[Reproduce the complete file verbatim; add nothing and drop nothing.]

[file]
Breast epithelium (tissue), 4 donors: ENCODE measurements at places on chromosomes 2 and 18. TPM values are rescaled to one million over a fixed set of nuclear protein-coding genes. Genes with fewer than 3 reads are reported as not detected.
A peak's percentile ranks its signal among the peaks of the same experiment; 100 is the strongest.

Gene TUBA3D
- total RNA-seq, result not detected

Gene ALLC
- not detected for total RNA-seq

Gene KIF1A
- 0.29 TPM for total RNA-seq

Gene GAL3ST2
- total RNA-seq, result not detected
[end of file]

Breast epithelium (tissue), 4 donors: ENCODE measurements at places on chromosomes 2 and 18. TPM values are rescaled to one million over a fixed set of nuclear protein-coding genes. Genes with fewer than 3 reads are reported as not detected.
A peak's percentile ranks its signal among the peaks of the same experiment; 100 is the strongest.

Gene TUBA3D
- total RNA-seq, result not detected

Gene ALLC
- not detected for total RNA-seq

Gene KIF1A
- 0.29 TPM for total RNA-seq

Gene GAL3ST2
- total RNA-seq, result not detected